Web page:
You’ll notice that the Trigger() function also takes in references to 2 game objects:

  • the source is the game object of the unit that is triggering the skill: it necessarily exists (because otherwise the non-existent unit could not be running this ability!) and it’s mandatory because most skills require you to know at least the position the skill was triggered at, which is the position of the caster
  • the target is the game object the skill is triggered on, if any: it is optional because not all skills have a target

We’ll see very soon how we can create a new asset for our “unit production” skill based on this Scriptable Object template.

Adding skills to our units

To be able to associate skills with a particular unit type, we’ll need to add a new property to our units data class: the list of available skills, as a list of SkillData objects. It has to be at the UnitData level because all instances of a given unit type should share the same set of skills.

So let’s modify our UnitData class:

Now, whenever we create a new unit asset, we can add a list of skills to it… and those skills are simply other Scriptable Objects that you can drag in the inspector!

Coding up the manager class

A key feature of skills is that they take a certain amount of time to cast and they also have a cooldown time. In other words, we want to be able to wait for a while before actually applying the skill’s effect(s) and wait again before it is back to its “ready” state. In Unity, whenever you want to wait, you can use coroutines and IEnumerators.

IEnumerators are a C# variable type similar to Python’s generators: they are an iterable collection that support custom collection types and don’t require you to compute all elements at once. Instead, you can iterate through your collection and grab elements one by one. You “end” each iteration with a yield return.

Note: IEnumerators allow you to read through your collection but not modify it; the foreach statement relies on IEnumerators underneath, that’s why if you try to remove elements from a collection you’re iterating through with foreach you’ll get an error when debugging your program.

Unity makes use of those IEnumerators to handle parallel processing via coroutines: contrary to usual functions that run until completion in one go, coroutines can pause at one point, return control to Unity so it can manage the rest of the code and then start back from where they left off at the next frame. All state, variable values and other parts of the execution context is saved and restored when the coroutine resumes. Coroutines are particularly useful when:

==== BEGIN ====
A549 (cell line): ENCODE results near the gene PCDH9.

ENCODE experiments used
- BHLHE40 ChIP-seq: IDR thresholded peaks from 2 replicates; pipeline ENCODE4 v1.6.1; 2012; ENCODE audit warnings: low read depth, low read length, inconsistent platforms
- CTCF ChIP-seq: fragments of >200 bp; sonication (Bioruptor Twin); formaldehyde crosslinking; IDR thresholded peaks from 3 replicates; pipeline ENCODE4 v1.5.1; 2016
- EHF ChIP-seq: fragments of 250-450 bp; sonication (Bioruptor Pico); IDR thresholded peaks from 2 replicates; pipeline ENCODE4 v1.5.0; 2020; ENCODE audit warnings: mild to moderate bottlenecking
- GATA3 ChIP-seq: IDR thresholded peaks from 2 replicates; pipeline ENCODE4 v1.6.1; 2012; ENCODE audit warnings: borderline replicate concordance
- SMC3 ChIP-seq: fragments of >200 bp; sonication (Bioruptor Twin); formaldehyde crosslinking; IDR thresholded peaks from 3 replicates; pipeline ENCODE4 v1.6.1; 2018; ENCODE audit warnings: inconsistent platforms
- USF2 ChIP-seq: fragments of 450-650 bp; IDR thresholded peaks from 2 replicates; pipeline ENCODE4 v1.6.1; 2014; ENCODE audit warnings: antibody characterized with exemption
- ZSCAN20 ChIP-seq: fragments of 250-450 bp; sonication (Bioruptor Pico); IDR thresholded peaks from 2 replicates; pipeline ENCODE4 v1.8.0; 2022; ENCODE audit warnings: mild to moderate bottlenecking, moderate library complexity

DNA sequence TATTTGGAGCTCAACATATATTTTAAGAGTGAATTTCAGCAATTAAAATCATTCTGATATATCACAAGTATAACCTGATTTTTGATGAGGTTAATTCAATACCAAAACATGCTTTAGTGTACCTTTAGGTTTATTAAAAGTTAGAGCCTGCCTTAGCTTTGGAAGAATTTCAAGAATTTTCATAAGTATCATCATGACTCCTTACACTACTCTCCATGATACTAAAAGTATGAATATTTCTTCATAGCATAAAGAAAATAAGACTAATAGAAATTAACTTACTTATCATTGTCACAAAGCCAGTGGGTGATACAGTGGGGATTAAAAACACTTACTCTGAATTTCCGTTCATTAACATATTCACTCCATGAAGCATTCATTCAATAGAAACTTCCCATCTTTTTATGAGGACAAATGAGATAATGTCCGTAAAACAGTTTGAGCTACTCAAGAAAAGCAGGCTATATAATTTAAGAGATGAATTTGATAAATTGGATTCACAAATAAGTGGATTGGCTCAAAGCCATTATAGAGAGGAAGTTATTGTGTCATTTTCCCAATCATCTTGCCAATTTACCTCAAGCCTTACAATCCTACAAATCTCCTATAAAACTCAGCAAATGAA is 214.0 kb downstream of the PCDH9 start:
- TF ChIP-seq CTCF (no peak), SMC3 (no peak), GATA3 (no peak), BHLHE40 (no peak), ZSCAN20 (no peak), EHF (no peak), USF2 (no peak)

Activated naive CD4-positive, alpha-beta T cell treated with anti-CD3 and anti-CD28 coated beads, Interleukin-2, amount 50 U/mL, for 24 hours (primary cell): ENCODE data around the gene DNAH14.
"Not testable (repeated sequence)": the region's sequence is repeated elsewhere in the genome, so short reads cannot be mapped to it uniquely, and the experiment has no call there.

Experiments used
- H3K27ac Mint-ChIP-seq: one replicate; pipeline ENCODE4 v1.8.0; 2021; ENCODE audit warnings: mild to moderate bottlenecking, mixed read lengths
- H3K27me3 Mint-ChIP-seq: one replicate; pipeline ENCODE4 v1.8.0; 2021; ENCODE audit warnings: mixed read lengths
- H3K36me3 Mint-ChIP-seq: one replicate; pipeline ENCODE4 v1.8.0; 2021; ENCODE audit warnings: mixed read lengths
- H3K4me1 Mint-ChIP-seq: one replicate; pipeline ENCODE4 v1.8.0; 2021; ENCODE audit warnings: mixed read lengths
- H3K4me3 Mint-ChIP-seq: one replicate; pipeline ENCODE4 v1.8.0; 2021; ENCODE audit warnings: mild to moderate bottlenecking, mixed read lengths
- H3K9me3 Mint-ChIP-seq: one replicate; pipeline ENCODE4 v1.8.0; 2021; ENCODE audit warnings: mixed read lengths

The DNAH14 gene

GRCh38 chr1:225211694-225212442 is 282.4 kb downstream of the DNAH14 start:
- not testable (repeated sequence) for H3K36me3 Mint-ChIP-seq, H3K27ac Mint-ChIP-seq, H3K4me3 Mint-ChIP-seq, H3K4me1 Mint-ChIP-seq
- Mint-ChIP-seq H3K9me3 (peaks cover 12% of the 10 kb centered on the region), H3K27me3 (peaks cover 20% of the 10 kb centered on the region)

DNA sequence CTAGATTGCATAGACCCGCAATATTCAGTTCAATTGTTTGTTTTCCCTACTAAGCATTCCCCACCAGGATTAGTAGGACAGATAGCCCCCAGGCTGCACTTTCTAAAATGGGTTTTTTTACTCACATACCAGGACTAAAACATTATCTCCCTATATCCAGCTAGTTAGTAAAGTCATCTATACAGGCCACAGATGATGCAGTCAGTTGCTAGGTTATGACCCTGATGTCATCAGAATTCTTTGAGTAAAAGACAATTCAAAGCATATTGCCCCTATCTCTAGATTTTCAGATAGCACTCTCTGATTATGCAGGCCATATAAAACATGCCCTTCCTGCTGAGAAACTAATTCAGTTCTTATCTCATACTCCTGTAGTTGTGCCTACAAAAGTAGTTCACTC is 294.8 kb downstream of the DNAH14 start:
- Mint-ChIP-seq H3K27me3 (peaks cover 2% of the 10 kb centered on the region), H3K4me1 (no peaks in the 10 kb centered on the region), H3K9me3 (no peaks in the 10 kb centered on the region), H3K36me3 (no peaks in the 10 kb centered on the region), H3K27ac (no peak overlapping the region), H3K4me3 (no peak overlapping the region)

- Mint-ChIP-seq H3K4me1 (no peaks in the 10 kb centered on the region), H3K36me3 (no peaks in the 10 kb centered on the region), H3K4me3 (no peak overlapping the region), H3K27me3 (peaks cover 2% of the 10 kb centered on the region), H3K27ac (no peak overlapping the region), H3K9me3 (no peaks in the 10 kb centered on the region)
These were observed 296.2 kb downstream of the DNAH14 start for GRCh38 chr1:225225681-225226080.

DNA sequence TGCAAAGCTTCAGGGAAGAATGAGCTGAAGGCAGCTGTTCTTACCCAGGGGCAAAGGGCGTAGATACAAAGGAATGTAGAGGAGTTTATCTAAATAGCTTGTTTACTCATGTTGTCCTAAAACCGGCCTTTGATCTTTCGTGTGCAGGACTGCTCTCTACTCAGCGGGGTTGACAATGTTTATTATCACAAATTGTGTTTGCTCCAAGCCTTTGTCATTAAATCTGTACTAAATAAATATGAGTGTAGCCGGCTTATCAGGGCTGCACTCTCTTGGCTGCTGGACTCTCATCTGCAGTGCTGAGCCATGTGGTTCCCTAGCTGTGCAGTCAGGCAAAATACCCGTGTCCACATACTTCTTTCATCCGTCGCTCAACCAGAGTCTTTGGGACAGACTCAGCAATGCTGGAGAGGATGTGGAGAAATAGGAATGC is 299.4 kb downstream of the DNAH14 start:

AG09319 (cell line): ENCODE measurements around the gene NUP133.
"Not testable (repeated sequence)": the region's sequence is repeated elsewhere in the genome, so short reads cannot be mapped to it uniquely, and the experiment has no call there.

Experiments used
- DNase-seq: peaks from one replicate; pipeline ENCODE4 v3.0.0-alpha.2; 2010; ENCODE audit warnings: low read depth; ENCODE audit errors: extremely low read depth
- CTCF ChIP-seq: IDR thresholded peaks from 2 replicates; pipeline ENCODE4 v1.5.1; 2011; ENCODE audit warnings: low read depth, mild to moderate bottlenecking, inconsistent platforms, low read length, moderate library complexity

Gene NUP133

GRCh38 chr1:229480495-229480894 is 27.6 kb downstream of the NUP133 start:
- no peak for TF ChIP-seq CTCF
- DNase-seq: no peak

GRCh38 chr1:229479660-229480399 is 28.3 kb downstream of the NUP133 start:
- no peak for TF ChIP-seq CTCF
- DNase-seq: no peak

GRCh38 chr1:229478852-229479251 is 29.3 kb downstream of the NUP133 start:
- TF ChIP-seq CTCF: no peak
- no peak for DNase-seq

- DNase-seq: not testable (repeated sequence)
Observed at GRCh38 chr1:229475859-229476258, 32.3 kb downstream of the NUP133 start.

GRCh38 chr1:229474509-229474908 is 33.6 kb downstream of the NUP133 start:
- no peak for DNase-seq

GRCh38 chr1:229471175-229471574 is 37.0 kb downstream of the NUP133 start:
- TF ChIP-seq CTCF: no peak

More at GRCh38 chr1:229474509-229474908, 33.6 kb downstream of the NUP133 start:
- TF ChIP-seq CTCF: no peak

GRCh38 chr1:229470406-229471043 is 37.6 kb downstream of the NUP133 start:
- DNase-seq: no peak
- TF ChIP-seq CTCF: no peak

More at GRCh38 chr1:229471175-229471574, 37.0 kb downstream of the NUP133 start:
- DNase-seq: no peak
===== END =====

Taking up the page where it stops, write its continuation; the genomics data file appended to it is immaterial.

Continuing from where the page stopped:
• you want to wait for a given amount of seconds before an action is run
  • you want to optimize your program by reducing the frequency of some functions calls – for example, checking for enemies within range can be called every tenth of a second to lighten the load on the CPU without it being noticeable for the player

In our case, it’s the first point that’s interesting. For now, we are not going to make a fancy UI and we will simply enable or disable the skill’s button depending on whether it is ready or not – but of course in the end it would be better to have some sort of cooldown bar to show in how much time the skill will be available again 😉

Now, on each Unit instance, we’ll want a list of skill managers so that we can easily cast any of these skills from any of our instantiated units – and we have a TriggerSkill() method to easily transfer the call:

Remember that in all of these initialization and proxy methods, we have to make sure we transfer the current source and target properly 😉

A skill example: unit production

To better understand the skills system, we will jump in and implement a crucial skill in our game: the ability some units have of “producing” other units.

We now have a character asset, the Soldier, and a Scriptable Object for our skills assets. All of this lets us create very easily a new skill, “Produce a Soldier”:

Then, we can add this skill to our House building asset in its list of skills:

And now, we’ll update our UIManager class to display buttons for each skill in the selected unit panel we created last time:

Finally, we need to make sure that clicking on this UI panel doesn’t deselect our unit; to do this, we’ll need to once again that the mouse isn’t currently hovering UI elements . We can just add this check in our UnitsSelection class, in the Update() method, and return from it immediately if it happens:

After all of this coding, here’s the result: our House building has a new skill to produce a Soldier and when we click it, after 1 second, a Soldier appears near the House! We then have to wait for 1 second before the skill is available again:

This skill isn’t perfect yet – in particular, if we produce multiple Soldier units, they’ll all be stacked on top of each other instead of being aligned next to each other. But it’s fine for now, just to introduce the skill mechanics 🙂

Conclusion

In this article, we’ve built upon our late class hierarchy improvements to integrate character units and a very basic skill system. Our buildings can now produce units and we can easily create lots and lots of skills to populate our assets and “stuff” our units!

This system is still too simple, though: we’ll have to add more skill types, plus some visual and audio effects.

But, in the meantime, next time we’ll go back to an RTS-must-have: the flying camera that looks at the terrain from above, with its orthographic projection